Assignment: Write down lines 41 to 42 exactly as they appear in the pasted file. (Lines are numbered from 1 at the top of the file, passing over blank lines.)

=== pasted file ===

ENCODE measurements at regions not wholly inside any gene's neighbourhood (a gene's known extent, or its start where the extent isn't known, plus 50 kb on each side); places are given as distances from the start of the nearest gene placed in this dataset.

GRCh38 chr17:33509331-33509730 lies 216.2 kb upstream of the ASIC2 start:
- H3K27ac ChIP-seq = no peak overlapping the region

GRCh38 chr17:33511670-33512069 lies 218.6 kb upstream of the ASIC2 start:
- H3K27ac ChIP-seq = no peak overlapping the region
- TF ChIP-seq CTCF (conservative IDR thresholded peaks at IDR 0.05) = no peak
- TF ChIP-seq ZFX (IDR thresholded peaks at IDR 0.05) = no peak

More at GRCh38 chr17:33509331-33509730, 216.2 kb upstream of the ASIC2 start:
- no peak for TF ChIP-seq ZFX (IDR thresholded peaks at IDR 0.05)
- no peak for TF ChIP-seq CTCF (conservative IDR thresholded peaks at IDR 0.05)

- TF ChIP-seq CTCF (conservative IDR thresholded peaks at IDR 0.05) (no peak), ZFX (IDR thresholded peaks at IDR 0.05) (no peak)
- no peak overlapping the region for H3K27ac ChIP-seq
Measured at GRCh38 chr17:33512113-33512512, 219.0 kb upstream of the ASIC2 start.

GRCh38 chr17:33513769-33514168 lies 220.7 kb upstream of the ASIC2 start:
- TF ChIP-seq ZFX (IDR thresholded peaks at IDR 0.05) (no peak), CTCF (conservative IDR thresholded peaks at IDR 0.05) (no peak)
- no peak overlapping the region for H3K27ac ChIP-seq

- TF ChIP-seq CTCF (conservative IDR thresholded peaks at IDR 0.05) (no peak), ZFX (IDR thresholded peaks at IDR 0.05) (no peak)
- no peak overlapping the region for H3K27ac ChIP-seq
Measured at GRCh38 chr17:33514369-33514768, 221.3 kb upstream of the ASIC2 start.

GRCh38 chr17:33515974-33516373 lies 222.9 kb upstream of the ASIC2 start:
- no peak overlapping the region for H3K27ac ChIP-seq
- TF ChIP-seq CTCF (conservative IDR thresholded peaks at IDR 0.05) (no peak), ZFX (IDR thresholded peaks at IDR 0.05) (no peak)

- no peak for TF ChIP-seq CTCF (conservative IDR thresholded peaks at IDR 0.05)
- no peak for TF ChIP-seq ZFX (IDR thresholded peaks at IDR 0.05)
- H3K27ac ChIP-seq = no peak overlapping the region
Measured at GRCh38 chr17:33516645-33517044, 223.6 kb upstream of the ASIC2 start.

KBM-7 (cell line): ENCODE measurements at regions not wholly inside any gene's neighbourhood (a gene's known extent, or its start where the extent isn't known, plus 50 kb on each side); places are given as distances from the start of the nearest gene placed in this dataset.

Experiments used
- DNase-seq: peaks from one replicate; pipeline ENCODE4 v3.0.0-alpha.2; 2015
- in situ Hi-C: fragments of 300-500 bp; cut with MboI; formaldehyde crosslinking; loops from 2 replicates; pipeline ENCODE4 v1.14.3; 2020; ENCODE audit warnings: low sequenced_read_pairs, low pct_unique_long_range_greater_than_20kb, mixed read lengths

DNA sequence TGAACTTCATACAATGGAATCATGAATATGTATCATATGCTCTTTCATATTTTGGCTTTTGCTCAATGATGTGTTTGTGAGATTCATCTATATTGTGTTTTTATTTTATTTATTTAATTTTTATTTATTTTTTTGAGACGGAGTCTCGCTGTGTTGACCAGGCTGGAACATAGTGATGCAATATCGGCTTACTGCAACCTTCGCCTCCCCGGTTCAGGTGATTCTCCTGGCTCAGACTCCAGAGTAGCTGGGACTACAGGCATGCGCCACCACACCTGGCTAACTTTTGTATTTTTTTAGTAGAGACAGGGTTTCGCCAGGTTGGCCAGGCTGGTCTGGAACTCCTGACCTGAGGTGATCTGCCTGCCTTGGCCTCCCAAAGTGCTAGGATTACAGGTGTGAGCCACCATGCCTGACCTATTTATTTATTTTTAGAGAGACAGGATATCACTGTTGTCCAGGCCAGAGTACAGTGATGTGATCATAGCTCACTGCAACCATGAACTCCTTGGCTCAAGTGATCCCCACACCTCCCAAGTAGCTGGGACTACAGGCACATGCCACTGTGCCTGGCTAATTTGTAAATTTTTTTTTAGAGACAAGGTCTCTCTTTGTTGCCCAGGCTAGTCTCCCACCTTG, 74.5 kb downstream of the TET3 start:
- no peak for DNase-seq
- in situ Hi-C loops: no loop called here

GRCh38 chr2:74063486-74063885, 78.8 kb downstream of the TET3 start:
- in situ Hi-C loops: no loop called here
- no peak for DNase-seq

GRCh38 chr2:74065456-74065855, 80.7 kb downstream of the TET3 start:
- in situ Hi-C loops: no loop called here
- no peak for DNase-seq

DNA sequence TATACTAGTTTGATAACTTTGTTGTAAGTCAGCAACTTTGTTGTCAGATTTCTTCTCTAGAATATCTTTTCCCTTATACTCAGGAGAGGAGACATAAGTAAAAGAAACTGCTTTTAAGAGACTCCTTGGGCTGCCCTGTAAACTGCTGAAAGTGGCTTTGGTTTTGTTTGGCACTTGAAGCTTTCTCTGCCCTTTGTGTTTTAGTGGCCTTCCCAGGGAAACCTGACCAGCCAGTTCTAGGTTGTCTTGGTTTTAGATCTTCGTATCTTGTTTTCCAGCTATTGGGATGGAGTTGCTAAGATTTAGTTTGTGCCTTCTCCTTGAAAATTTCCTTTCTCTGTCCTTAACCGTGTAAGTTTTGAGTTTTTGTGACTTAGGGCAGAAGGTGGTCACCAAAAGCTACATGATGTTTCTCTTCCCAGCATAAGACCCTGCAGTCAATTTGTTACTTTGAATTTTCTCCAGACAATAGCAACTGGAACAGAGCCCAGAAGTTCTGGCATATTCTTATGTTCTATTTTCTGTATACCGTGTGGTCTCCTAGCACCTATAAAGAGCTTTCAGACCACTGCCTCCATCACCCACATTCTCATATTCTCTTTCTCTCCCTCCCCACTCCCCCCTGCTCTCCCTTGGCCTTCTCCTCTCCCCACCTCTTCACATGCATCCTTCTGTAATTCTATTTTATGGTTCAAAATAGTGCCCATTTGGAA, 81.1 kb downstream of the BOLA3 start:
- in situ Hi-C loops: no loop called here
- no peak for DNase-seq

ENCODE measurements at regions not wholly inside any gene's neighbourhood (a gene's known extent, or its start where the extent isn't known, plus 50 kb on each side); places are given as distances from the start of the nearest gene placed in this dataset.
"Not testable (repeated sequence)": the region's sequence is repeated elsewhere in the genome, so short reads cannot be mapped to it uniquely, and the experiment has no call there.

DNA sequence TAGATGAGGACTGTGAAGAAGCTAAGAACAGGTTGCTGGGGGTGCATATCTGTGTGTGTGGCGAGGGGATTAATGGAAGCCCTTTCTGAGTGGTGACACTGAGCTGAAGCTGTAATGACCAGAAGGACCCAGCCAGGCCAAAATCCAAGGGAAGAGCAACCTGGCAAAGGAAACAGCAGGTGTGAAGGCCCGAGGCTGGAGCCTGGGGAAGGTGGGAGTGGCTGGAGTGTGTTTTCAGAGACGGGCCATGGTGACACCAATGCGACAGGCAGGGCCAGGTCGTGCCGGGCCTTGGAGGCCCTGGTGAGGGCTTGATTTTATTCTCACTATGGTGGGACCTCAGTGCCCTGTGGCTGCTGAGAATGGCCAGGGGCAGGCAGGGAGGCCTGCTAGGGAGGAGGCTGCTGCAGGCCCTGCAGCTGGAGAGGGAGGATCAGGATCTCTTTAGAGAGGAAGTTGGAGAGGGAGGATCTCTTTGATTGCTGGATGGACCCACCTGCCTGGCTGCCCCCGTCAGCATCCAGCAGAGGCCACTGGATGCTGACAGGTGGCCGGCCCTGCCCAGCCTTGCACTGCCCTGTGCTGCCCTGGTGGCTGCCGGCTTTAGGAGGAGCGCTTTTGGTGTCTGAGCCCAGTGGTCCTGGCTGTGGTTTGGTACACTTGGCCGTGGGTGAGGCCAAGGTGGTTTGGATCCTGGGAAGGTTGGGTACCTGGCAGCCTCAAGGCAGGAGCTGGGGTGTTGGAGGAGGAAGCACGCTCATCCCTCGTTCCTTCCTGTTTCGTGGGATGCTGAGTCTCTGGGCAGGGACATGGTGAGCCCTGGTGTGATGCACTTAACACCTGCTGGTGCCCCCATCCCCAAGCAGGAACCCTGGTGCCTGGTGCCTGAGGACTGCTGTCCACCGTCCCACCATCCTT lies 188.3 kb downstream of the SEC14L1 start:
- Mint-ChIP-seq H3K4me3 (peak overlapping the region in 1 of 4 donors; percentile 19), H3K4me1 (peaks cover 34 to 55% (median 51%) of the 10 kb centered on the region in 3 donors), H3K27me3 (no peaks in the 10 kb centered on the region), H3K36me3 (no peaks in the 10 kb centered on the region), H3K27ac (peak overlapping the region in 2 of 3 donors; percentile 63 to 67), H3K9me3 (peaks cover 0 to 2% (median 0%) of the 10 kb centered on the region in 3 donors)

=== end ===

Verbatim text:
- in situ Hi-C loops: no loop called here
- no peak for DNase-seq